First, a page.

How closely will Zucker's accomplishments in the new position be compared with yours?
In six months, I won't be answering this phone. He won't be compared to me; he'll be compared to other people that are competing against NBC Universal. He will be compared to the performance of CBS, ABC and Fox in TV, to Warner Bros. or Sony in movies, to ESPN and Disney on cable. His comparison outside the United States will be based on profitability. He will have plenty of contemporary comparisons to deal with, and I don't think it will be me.
Is this strategy of cost-cutting and funneling resources into production the right move given the current climate?
There are also some realities here. The production aspect in the digital world is far cheaper than the broadcasting and cable world. We have to recognize that and make sure we understand how those cost differentials can be used in our favor and not against us. We can't take the same costs from our production business today and just walk it over to the digital side. That won't work.
There is a separate mentality here. You have to be able to produce in a way that is more in line with the economics of the digital world. And that is not something we have demonstrated a lot of skill at yet. So he's going to have to fight through that. But in the meantime, you are going to have to reduce your overall costs here as much as possible to be prepared to have money available to do all this stuff. Jeff gets it.
In addition to digital, Zucker says international is a short-term focus. What are the challenges there?
Jeff, in fairness, hasn't had much contact with the international aspect, but we made a decision four to five months ago to have Pete Smith [become president of NBC Universal International]. He is a very experienced Universal employee. He is our international guy, and he is a real operator. I think Jeff is fortunate to have Pete because he'll be able to provide leadership and a knowledge base, and I think it will make it a great deal easier for Jeff than just having to start from the structure we had before.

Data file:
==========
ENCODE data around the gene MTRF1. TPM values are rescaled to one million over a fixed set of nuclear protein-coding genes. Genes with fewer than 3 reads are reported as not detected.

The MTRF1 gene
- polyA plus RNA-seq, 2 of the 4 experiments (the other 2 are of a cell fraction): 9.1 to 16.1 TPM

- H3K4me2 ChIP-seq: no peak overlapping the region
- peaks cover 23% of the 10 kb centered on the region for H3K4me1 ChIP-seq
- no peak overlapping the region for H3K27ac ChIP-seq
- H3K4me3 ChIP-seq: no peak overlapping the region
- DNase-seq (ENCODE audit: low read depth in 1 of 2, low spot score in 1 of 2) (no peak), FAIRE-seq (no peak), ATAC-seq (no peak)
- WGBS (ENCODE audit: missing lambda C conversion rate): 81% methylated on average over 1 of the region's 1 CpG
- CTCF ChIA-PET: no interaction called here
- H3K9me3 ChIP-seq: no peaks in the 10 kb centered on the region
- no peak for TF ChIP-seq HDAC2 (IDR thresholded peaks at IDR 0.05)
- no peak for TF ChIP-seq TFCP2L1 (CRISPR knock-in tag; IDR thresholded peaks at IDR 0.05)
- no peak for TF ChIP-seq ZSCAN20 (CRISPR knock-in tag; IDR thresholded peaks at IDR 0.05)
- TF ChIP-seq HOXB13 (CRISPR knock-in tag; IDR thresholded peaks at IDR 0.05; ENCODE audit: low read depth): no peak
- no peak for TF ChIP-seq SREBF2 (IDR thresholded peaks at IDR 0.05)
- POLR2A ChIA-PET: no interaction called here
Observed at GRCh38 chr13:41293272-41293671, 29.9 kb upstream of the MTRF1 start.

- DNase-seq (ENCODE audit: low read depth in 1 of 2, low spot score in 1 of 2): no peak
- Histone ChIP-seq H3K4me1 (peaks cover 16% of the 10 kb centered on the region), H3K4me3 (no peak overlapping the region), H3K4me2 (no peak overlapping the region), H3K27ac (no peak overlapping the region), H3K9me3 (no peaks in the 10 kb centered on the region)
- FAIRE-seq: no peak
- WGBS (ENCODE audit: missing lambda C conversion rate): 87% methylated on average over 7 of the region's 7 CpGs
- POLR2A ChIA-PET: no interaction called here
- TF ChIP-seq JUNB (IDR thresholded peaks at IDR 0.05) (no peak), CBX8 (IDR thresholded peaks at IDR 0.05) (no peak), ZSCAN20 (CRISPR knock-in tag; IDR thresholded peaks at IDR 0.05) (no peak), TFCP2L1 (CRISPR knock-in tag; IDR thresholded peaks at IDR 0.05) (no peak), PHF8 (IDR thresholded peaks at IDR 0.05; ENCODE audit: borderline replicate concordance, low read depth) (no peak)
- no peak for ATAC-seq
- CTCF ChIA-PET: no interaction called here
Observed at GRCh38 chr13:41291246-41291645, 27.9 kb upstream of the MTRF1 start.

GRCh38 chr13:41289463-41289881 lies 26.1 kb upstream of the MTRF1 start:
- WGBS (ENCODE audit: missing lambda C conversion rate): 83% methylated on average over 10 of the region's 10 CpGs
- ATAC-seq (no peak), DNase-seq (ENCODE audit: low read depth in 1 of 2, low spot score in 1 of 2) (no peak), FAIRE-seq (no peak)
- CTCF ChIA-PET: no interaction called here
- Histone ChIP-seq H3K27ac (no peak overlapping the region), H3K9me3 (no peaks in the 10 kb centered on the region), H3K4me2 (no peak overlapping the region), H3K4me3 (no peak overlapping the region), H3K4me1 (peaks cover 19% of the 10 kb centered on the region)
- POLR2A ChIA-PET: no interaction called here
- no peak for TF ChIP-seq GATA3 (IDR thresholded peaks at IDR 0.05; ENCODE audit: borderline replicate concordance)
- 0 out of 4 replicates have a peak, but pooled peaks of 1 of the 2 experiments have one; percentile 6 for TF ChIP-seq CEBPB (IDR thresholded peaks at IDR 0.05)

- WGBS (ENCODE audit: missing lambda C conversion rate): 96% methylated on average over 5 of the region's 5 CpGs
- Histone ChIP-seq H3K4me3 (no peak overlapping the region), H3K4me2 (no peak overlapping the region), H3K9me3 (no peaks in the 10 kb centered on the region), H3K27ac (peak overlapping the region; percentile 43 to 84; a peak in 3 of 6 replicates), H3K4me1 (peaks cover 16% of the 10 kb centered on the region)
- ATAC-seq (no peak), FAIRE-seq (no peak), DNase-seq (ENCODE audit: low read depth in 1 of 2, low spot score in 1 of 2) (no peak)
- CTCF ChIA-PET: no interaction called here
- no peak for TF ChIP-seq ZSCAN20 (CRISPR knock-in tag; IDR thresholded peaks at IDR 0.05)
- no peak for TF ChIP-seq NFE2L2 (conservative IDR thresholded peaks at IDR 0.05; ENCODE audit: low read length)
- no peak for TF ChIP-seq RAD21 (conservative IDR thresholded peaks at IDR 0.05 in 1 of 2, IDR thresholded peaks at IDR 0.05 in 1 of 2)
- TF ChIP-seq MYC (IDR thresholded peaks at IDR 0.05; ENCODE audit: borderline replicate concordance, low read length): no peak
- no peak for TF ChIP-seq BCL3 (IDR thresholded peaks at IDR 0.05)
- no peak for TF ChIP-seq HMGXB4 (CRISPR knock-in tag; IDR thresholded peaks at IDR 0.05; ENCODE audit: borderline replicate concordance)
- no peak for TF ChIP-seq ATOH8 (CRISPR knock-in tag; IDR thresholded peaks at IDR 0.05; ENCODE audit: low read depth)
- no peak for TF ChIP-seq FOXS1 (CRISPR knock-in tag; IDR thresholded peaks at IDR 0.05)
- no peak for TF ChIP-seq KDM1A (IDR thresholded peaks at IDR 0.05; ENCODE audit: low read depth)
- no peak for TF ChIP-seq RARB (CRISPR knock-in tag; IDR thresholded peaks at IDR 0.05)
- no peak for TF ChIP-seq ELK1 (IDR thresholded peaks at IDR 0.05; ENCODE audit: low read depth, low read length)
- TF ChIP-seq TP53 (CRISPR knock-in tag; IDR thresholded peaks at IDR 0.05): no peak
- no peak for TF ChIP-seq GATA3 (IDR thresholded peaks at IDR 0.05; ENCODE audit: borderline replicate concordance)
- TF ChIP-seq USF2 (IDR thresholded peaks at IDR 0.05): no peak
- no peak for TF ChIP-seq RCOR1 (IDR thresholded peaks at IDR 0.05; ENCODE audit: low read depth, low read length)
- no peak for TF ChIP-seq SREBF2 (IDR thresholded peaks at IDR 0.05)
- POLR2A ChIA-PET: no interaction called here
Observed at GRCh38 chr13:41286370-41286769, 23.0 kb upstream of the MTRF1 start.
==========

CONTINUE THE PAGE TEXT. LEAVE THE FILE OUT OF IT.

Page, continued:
Will one of Jeff's biggest adjustments be relying more on his lieutenants?
He's going to have to, and he knows that, because it's not possible to do all of that yourself. You just can't do it. International is going to take some time; he'll have to put some time in on that. He started life as a producer, and producers are [hands on]. [Sports & Olympics Chairman]Dick Ebersol and [former West Coast entertainment chief] Don Ohlmeyer were like that. Jeff sees that. He's had five years now with me; he's past that issue. He does delegate. He has learned a lot about how you can impact result and still delegate.
You are leaving earlier than you expected. Do you leave behind unfinished business?
No, not really. I never intended to retire from here at age 65 as the CEO. I always intended to retire after having handed over the CEO to someone else, and I always assumed my last few months on the job would be coaching or handling a transition, not just staying as a CEO. So I thought that would happen toward the end of this year.
What's next for you?
I received a lot of good advice from people, and most recently I had Tom Brokaw shouting at me, “Don't make any big decision now. Pace yourself. Move away from the situation, offer as much help as you can, do what you've committed yourself to do especially on the GE side, but don't make any big decisions. Wait it out until you feel entirely comfortable.” I think that's good advice, and that's the advice I'm taking.
Could you picture yourself working for another entertainment company than NBC Universal?
I could picture myself, but I think there's so many things I want to think about that I really hesitate to answer that question. I've never been not employed since I was 10, and I would like to be not employed for a little while and see what it is like. There are things I would like to do, and maybe those things would best be done in a business I would start myself, or maybe they would be done with others.
Do you envision staying in entertainment?
I've done a lot of things, and I have a lot of other interests. People have called me about doing things in entertainment. There are potentially some very good opportunities coming in entertainment from an investing standpoint. I assume you'd have to say there was more than a 50% chance that, if I were going to do something, that's where I'm going to do it. I also have my charity work, and we have some big things we want to do with Autism Speaks, and we have a lot of meaningful opportunities in front of us, so that will be a major effort for me.